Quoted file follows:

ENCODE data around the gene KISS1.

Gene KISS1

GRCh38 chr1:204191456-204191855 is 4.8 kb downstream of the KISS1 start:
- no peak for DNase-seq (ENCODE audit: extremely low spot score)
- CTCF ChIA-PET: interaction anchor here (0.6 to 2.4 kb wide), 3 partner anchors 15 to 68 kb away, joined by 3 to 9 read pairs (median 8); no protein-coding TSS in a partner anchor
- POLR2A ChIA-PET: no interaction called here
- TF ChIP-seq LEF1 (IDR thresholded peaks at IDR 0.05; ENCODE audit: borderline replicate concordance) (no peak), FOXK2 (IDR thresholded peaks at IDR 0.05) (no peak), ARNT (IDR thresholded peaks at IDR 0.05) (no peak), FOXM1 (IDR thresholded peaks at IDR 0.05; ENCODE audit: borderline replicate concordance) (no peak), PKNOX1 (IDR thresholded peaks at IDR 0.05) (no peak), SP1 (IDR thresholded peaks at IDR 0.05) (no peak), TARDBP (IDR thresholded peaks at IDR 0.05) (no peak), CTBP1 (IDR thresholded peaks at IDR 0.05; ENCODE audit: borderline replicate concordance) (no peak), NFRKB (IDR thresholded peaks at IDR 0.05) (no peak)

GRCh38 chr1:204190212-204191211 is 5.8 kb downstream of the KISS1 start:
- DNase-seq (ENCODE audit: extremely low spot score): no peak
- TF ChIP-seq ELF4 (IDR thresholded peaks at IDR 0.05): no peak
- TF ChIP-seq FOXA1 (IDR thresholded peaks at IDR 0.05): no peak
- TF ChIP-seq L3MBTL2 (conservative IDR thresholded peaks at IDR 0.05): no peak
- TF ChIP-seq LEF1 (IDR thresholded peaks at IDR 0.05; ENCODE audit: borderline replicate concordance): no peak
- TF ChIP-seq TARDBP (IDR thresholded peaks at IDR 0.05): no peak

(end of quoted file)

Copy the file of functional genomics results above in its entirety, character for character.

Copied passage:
ENCODE data around the gene KISS1.

Gene KISS1

GRCh38 chr1:204191456-204191855 is 4.8 kb downstream of the KISS1 start:
- no peak for DNase-seq (ENCODE audit: extremely low spot score)
- CTCF ChIA-PET: interaction anchor here (0.6 to 2.4 kb wide), 3 partner anchors 15 to 68 kb away, joined by 3 to 9 read pairs (median 8); no protein-coding TSS in a partner anchor
- POLR2A ChIA-PET: no interaction called here
- TF ChIP-seq LEF1 (IDR thresholded peaks at IDR 0.05; ENCODE audit: borderline replicate concordance) (no peak), FOXK2 (IDR thresholded peaks at IDR 0.05) (no peak), ARNT (IDR thresholded peaks at IDR 0.05) (no peak), FOXM1 (IDR thresholded peaks at IDR 0.05; ENCODE audit: borderline replicate concordance) (no peak), PKNOX1 (IDR thresholded peaks at IDR 0.05) (no peak), SP1 (IDR thresholded peaks at IDR 0.05) (no peak), TARDBP (IDR thresholded peaks at IDR 0.05) (no peak), CTBP1 (IDR thresholded peaks at IDR 0.05; ENCODE audit: borderline replicate concordance) (no peak), NFRKB (IDR thresholded peaks at IDR 0.05) (no peak)

GRCh38 chr1:204190212-204191211 is 5.8 kb downstream of the KISS1 start:
- DNase-seq (ENCODE audit: extremely low spot score): no peak
- TF ChIP-seq ELF4 (IDR thresholded peaks at IDR 0.05): no peak
- TF ChIP-seq FOXA1 (IDR thresholded peaks at IDR 0.05): no peak
- TF ChIP-seq L3MBTL2 (conservative IDR thresholded peaks at IDR 0.05): no peak
- TF ChIP-seq LEF1 (IDR thresholded peaks at IDR 0.05; ENCODE audit: borderline replicate concordance): no peak
- TF ChIP-seq TARDBP (IDR thresholded peaks at IDR 0.05): no peak